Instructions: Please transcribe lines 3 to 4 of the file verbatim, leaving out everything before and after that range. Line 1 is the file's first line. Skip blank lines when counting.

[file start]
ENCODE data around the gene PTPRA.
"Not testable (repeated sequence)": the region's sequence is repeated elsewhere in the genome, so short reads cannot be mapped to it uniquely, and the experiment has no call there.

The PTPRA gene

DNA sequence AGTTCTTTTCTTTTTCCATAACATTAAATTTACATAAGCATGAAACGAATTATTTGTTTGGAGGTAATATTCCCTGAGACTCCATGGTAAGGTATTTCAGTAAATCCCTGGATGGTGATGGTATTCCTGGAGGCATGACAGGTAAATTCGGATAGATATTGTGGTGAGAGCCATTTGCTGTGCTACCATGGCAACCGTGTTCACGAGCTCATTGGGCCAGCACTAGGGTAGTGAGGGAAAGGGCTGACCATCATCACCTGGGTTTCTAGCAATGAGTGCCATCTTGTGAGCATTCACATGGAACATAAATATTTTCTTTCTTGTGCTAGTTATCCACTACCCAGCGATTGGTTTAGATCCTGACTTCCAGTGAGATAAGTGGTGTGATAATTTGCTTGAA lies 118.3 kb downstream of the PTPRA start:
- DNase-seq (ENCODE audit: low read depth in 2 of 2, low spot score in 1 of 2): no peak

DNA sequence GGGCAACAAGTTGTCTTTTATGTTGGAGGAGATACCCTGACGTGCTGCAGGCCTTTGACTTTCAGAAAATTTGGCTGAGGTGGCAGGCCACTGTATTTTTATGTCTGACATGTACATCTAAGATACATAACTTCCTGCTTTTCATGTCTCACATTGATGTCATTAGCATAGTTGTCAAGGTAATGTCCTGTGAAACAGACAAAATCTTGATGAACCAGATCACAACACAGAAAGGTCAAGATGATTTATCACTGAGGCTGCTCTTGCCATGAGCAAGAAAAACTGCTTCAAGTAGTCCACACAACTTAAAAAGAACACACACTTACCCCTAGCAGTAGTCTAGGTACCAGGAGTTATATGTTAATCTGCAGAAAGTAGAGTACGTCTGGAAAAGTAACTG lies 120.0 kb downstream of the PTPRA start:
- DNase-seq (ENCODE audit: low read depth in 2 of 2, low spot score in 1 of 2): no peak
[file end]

The PTPRA gene

DNA sequence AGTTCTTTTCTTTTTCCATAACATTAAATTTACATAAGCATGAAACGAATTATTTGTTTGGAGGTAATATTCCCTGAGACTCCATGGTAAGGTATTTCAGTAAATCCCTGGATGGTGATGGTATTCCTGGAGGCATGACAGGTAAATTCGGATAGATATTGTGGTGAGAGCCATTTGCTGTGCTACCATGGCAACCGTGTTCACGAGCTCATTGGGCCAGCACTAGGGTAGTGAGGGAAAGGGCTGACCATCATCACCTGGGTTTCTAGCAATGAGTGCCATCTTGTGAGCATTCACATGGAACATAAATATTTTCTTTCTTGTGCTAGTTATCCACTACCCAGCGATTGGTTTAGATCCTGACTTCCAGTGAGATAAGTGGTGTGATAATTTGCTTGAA lies 118.3 kb downstream of the PTPRA start: